old stone arches in a wall on a hillside near Athens, Greece

Crossing Borders 8: Held Up at Knifepoint

A stern-faced beady-eyed man held the knife point in my face while motioning ominously, “You come with me.”

I usually write about backwoods border crossings. In this episode, however, I share a travel experience from 1993, a somewhat scary story that ended well.

I once journeyed to Greece during the Golden Era of Frequent Flyers, a relatively brief time period when a business traveler could easily rack up tens of thousands of airline loyalty points. Cashing in an award to fly business class across the Atlantic, I met my family in Athens for an early summer excursion around southern Greece, followed by a short cruise to a handful of the many jewel-like Aegean islands.

Somewhere on this jaunt I purchased a small souvenir letter opener, which I had admired for its carved onyx handle. I have always loved things made with stone, a passion dating back to a childhood summer reading club where I earned polished rocks as prizes. This particular piece featured a blunt brass blade and a milky creamsicle-colored grip. As if packing a takeaway order of fish-and-chips, the seller wrapped it in old newspaper and Scotch-taped it together. I popped it in the bottom of my shoulder bag and promptly forgot about it.

The library at Ephesus, one of the stops on the trip around Greece and Turkey

The rest of the trip was quite enjoyable, especially the visit to Ephesus in Turkey to stroll through the amazing Roman-era ruins, an archeological excavation ongoing since the late 1800s which continues to uncover new wonders even today.

But all good things come to an end, and the time came to return home. The first leg passed uneventfully, as I began by checking in for an early morning flight from Athens to Frankfurt. Nothing unusual happened, other than a surprisingly pleasant glass of fresh orange juice served aboard the aircraft.

Travelers today are likely well aware of the necessary stringent changes to airport security put into effect after 2001. Prior to that it was normal to meet friends directly at their arrival gate and even visit family aboard a plane as a guest. Anyone remember touring the cockpit of an aircraft while in flight? I did this during a long-haul trip aboard a 747 from Miami to Cape Town, at the time one of the longest nonstop air routes in the world. These air travel memories are, like the golden age of rail travel, now gone with the wind.

A view of Athens, Greece with Lycabettus hill in the distance

Arriving in Germany for my connecting flight to Atlanta, things got interesting. Here in the Frankfurt airport, I was faced with German efficiency. Even though my carry-on bag had already been screened once in Athens, I became slightly anxious at another security check for hand luggage. My blue shoulder bag was flagged and pulled aside for a second screening, Then again a third time. “What could it be?” I kept wondering to myself. An officer then ruffled deeper into my duffle, pulling out something paper-wrapped and passing it back through the X-ray machine. I was still clueless, having forgotten about my souvenir knife from the island of Mykonos or wherever I had found it.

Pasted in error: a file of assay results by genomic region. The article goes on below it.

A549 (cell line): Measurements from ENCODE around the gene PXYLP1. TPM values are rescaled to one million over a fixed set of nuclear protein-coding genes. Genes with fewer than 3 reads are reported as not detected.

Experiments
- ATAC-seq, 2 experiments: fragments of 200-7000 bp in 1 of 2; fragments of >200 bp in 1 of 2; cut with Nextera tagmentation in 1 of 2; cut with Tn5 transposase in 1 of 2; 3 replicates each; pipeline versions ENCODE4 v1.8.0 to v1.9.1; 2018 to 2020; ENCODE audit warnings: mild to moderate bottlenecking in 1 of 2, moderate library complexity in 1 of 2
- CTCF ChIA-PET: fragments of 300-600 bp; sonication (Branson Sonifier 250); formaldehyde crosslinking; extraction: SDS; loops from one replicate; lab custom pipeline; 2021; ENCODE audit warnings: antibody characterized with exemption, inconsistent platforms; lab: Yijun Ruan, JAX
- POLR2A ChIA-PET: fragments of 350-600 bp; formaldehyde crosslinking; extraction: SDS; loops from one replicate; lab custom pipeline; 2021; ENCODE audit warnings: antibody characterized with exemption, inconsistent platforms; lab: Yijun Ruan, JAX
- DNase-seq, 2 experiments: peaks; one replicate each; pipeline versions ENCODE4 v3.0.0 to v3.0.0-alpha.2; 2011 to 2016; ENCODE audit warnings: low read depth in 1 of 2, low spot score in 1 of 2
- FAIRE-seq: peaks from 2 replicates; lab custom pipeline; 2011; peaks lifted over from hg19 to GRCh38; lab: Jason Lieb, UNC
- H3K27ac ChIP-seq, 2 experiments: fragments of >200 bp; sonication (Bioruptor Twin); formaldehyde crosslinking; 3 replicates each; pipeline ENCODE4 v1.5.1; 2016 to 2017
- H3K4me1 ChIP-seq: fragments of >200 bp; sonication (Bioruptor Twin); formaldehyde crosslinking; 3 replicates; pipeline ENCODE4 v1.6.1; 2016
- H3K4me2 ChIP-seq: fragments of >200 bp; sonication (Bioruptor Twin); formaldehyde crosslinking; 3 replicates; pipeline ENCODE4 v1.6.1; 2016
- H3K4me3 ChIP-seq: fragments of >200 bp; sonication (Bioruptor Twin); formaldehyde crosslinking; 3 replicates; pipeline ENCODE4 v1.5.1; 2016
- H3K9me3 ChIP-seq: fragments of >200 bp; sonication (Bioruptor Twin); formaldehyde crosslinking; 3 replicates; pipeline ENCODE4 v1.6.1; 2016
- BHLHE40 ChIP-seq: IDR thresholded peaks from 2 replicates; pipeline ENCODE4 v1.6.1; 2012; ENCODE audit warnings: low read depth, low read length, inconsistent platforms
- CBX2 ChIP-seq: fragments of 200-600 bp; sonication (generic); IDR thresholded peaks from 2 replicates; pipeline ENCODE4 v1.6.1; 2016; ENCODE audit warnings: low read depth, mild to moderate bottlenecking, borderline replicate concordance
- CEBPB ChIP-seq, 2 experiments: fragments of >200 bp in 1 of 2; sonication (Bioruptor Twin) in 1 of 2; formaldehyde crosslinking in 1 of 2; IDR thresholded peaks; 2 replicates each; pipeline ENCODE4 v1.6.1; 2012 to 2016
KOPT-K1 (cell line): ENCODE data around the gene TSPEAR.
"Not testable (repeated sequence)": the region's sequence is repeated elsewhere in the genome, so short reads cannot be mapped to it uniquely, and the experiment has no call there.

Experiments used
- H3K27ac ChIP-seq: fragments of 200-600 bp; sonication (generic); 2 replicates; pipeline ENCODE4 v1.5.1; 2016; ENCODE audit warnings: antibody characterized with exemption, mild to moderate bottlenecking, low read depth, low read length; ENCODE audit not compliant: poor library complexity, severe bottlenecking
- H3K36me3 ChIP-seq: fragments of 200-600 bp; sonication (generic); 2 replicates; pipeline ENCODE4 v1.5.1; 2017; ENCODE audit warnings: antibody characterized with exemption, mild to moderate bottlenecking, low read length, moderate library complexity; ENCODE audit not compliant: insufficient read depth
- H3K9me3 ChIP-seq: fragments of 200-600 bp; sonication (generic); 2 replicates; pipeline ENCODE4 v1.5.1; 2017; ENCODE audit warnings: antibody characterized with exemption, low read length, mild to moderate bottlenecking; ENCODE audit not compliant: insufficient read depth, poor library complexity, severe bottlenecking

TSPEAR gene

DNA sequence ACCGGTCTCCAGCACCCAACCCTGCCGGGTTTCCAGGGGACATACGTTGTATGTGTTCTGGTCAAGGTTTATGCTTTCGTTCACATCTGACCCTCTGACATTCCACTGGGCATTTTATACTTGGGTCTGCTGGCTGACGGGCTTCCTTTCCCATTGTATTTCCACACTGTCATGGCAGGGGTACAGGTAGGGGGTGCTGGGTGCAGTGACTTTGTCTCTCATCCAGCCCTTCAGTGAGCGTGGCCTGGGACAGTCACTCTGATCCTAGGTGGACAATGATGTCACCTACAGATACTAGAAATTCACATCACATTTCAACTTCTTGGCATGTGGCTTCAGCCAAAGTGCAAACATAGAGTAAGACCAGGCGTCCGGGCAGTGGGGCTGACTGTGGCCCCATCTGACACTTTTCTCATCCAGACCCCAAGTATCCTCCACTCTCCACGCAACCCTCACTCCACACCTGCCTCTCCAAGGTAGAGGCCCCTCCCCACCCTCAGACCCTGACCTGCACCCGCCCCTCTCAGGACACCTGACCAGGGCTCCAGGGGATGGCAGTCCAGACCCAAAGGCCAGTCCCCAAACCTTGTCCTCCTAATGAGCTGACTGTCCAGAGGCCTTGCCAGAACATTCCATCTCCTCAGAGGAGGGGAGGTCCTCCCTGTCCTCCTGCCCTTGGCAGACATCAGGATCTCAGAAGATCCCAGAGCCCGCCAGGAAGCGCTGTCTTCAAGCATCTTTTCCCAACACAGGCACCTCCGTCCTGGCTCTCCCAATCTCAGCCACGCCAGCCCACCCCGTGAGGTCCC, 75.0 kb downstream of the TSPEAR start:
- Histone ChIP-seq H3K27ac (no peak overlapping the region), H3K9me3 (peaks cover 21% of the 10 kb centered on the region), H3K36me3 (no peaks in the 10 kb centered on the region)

The small parcel passed through the screening for the umpteenth time, and with a eureka-like expression, the intense-looking official ripped off the wrapping, waved the brass point between my eyes and said “AHA!” In a frantic-like panic, I tried to explain that it was just a harmless letter opener, but to no avail. “You come with me,” was the deadpan response.

Crestfallen does not begin to describe my emotional state at that point. I had seen the movie Midnight Express, the story of a young American man sent to prison for a failed smuggling attempt, and scenes of his nightmarish experience began flashing through my head. Other passengers, including a work colleague I recognized from a project for NCR’s Europe Group, stared shaking their heads as I was led away, maybe never to be seen again.

Inside the airport waiting on a connecting flight

The security officer must have noticed the faces of the crowd, who were pondering my fate, because he glanced back to have a look, too. Noticing my facial expression, he more gently motioned his hand and began trying to reassure me, saying, “It’s okay, it’s okay.”

Still not convinced, I sluggishly dragged my feet behind him to the Lufthansa desk, where he explained my predicament in German. A sudden glimpse of hope – it seemed I might not be taken to the police after all! A kindly desk agent took out a document-sized padded envelope, wrapped up my souvenir knife and explained that it would be checked along with my regular luggage to be claimed in Atlanta. They weren’t even going to confiscate it!

My emotional relief at this outpouring of grace was beyond belief. Not only would I not have to go directly to jail, but also I would be getting my souvenir back without any penalty! I practically cried tears of joy, as they handed me a claim check for my little letter opener, the all but forgotten object which had so recently been the source of such curiosity, fascination and shock.

I passed through security a second time with no problems, walking on an imaginary cloud and across the border. I still have that little letter opener somewhere, a reminder of a time when I received an undeserved gift of grace.


Please click here for more tales from this series of border crossing adventures!

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